Early on Wednesday, with some theory under the belt, we went off the Camferskloof to put it all into practice. Armed with brown paper bags, plastic bags and some cloth bags, we went into action. Our first plant target was Metalasia pulcherrima forma pallescens (Not Evaluated). We collected 3 specimens, one for Kew, one for Compton and one for our own Southern Cape Herbarium. Fortunately these plants that grow on the drier slopes of the Outeniquas, are as plentiful as sand on Wilderness Beach. Other seed collected came from Erica uberiflora, Erica fimbriata, Erica vlokii (Endangered)and Rafnia vlokii (Vulnerable) We discussed ways and means of slicking up our collecting techniques to make them more efficient. Sally Adam of the Outramps has agreed to drive the project and fine-tune the process. All our seed collections will be tagged, so that we can track them on an iSpot project, “Outramps CREW Millenium Seed Collections http://www.ispotnature.org/node/830905 There is loads of enthusiasm for this new project and I have no doubt that we will tackle it vigorously. This is in line with the rest of our volunteer work, monitoring the rare and endangered plants and feeding the data through to SANBI to keep the Red List updated. We have completed 1300 site sheets on iSpot since May 2014 At the same time we are busy cataloguing the entire Southern Cape Flora on iSpot. We have just become a whole lot busier with this new string to our bow. The temperature in Camferskloof for most of the day, was well into the 30’s and by the time we left, there was a general air of wilting around. Thick mist rolling over the Outeniquas and the resultant drop in temperature on our return to George was very welcome. It was the preface to 3 days of soaking rain
Some exciting news comes from Nicky, who posted a Cytinus (Vampire’s Cup) on iSpot a week or so ago. She found it at Dune Molerat. Prix thought it was a Cytinus sp nova and Nina Hobbhahn is in agreement. So Nicky sent off some samples and this is Nina’s reply. “Dear Prix and Nicky, Thank you so much to the two of you to publicizing the Cytinus finding (totally novel!), for alerting me to it, and for coordinating the splendid collection! The material is very exciting - firstly because of the apparent parasitism on non-Asteraceous hosts, and secondly because the scent reminds me very strongly of the population in Groot Winterhoek. I found several Cytinus populations in the Western Cape, but none ever smelt like the GWH population, and statistical analysis shows that it is a very unique scent profile. So - very exciting! Thanks to your info on population size, potential hosts, and samples I can now justify a field trip, so I'm coming over next Wednesday till Saturday. I'll only arrive Wed evening because I have commitments in Cape Town until mid-day, but two days should be enough to study this population and maybe even to pop over to Nature's Valley and look for that population, too. If you are available I would love to meet you, then I can also provide some background on my research and explain just how exciting this finding is. Hopefully see you soon!”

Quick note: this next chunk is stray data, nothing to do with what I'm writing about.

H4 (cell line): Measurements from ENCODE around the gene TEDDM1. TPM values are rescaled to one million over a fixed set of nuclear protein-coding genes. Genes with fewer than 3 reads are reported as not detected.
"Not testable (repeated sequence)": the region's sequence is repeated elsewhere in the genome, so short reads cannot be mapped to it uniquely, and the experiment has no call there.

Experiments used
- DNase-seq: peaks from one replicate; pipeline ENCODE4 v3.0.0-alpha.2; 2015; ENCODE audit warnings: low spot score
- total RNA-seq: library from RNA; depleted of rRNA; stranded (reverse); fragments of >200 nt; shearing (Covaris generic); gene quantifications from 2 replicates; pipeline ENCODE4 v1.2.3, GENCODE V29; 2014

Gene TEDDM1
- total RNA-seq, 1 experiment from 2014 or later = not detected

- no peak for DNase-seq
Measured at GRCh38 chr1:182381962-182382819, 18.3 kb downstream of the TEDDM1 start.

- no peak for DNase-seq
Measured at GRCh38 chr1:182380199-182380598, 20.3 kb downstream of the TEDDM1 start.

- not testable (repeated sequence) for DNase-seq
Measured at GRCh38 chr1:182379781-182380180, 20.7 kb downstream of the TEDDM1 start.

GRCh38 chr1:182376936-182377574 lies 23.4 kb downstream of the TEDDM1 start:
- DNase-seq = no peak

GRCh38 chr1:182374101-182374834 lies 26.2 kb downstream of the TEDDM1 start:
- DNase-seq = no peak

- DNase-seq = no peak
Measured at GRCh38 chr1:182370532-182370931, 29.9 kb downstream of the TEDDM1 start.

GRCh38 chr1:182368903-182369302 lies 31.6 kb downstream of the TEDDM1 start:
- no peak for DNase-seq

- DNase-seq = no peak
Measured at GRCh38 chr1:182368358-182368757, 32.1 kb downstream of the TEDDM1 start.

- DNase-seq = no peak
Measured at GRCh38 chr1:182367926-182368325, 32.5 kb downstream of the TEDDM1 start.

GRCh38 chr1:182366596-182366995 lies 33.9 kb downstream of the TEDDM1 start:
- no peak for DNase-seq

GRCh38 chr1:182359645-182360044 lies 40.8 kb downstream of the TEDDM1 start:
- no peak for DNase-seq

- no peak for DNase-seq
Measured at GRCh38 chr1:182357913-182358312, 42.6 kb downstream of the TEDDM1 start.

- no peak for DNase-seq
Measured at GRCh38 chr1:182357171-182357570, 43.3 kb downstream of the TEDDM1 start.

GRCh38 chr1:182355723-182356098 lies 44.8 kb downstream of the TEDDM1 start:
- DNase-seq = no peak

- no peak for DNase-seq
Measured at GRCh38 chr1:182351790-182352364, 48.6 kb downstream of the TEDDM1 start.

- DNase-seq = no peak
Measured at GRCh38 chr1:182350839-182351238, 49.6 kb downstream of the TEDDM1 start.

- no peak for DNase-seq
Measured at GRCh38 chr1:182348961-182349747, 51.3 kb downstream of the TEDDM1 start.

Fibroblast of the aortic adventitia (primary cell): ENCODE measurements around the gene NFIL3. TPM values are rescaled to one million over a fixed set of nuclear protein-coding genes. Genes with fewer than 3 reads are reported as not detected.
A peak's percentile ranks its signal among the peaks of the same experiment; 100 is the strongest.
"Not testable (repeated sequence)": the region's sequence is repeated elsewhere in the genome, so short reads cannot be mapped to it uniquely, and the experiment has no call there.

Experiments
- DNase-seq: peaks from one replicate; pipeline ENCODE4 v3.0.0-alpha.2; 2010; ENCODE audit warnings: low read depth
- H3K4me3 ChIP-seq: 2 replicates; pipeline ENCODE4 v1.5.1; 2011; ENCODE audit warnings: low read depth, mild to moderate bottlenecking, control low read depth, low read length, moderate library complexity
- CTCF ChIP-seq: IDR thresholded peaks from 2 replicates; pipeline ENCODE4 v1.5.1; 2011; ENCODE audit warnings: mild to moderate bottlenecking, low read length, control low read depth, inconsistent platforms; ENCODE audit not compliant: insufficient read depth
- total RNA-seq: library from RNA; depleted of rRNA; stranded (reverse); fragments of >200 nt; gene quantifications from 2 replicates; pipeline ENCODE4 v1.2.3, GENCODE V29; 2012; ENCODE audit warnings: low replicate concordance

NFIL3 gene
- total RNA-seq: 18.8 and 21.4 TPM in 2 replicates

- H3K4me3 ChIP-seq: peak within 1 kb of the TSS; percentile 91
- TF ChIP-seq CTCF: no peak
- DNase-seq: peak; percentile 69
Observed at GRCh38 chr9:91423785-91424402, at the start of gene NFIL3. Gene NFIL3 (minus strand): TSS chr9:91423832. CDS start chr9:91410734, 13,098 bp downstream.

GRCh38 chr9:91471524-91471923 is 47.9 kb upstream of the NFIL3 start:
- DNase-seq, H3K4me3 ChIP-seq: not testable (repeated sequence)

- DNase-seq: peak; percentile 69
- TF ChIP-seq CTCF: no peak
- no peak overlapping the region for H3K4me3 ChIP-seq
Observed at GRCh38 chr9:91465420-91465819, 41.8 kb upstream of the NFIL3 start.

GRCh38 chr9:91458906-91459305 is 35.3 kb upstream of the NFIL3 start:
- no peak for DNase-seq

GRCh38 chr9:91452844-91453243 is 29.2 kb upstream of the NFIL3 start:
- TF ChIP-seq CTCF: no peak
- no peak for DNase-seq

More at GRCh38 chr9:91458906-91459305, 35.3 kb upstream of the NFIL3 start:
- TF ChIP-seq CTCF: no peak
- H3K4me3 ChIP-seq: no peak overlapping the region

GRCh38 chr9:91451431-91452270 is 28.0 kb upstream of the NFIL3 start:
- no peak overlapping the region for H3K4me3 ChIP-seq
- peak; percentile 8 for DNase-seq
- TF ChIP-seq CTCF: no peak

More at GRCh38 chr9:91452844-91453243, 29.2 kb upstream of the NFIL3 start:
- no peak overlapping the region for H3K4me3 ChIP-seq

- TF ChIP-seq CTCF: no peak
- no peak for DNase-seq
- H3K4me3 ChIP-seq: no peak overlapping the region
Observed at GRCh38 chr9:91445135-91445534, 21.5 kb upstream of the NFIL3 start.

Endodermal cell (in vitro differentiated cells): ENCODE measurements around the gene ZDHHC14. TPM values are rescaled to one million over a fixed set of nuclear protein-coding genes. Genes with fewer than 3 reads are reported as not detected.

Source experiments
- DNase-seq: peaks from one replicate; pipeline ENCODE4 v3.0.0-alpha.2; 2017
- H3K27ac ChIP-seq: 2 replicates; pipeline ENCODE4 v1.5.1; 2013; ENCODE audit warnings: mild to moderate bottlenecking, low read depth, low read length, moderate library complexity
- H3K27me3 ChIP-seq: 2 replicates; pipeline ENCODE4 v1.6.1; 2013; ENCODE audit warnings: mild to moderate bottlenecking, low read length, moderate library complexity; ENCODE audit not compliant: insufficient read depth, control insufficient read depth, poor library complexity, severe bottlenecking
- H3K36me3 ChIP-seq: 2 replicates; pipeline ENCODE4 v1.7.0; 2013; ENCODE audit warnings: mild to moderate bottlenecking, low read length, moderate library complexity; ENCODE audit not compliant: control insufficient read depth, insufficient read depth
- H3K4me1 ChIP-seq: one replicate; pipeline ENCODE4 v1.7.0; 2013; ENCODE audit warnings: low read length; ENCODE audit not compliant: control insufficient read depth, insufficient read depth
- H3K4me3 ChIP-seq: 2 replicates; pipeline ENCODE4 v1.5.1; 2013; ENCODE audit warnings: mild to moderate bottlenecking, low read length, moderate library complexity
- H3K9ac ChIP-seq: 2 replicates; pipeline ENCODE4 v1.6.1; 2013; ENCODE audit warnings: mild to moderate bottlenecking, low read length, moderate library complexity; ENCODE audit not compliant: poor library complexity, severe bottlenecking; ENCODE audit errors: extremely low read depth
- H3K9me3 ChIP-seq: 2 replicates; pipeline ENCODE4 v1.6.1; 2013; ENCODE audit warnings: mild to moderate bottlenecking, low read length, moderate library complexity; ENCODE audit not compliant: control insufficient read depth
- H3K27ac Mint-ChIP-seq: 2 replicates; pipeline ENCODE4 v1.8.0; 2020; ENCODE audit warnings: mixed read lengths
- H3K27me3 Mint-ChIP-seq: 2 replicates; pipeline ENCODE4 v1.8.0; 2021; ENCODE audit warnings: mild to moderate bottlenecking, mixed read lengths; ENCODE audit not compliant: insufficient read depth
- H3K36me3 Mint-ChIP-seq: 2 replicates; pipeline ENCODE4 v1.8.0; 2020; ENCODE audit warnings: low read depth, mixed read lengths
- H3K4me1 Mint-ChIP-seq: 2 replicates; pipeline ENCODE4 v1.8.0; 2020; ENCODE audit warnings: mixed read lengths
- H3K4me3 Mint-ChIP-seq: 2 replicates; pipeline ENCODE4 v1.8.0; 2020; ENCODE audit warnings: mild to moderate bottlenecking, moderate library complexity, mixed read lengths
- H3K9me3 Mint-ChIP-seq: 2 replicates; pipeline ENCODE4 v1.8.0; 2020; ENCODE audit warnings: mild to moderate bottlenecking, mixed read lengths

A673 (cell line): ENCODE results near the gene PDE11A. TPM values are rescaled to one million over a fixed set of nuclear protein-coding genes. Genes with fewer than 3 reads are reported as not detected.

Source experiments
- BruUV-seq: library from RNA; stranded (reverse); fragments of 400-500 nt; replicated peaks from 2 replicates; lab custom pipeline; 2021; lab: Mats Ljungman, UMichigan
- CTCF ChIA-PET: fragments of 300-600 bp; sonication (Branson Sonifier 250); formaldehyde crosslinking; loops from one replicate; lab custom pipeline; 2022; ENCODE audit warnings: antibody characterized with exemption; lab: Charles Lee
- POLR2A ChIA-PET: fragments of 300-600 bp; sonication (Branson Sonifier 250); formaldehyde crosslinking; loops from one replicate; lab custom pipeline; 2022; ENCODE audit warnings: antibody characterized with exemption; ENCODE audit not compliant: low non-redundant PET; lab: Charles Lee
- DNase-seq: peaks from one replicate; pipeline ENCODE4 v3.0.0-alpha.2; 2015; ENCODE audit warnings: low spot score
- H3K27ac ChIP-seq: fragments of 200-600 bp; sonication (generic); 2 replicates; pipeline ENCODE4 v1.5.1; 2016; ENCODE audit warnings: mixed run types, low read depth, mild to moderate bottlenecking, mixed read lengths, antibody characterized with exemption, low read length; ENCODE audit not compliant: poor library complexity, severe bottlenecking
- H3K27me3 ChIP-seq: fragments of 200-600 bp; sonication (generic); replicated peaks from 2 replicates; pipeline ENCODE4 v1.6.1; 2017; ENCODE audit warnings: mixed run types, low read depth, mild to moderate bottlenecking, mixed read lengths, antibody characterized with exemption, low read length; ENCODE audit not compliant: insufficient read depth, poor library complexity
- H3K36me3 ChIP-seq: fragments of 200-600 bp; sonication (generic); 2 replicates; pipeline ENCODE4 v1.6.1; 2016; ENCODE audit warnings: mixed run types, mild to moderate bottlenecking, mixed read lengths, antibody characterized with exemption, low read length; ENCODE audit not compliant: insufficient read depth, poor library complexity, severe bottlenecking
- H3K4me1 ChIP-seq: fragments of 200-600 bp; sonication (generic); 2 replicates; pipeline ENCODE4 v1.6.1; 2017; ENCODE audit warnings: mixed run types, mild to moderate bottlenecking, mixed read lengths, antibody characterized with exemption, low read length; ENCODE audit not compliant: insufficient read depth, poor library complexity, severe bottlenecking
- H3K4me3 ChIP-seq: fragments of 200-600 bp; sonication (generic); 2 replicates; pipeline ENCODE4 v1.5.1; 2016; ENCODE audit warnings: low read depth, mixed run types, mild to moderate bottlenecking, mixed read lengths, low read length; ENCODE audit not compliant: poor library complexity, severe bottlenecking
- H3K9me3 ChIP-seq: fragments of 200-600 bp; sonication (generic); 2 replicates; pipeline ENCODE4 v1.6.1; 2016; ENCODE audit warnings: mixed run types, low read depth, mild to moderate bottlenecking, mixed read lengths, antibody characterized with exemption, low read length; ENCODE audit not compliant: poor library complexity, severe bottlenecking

Best regards,
Nina Hobbhahn, PhD
NRF Innovation post-doctoral fellow
Lab of Prof. S. D. Johnson
School of Life Sciences
University of KwaZulu-Natal
http://www.ispotnature.org/node/823709 The iSpot posting with all the discussion on this find.
Our plans for checking the plants on Rooiberg Pass and along the Rooiberg jeep track going west this past weekend, were thwarted by dire forecasts of heavy rain for Thursday, Friday and Saturday. And for once it really materialised. It is not possible to do site sheets and take photos in torrential rain. Another consideration was the state of the roads, which are not built for deluges. We have shifted the trip to this coming Friday and Saturday. Hopefully the rain will have added lustre to the Rooiberg Show and the threat of fire in the Southern Cape will have receded into the distance. We can all sleep a little easier because of it. And the rain came pouring down……………………
Hamba Kahle
Groete en dankie
Di Turner
Outramps CREW Group
Southern Cape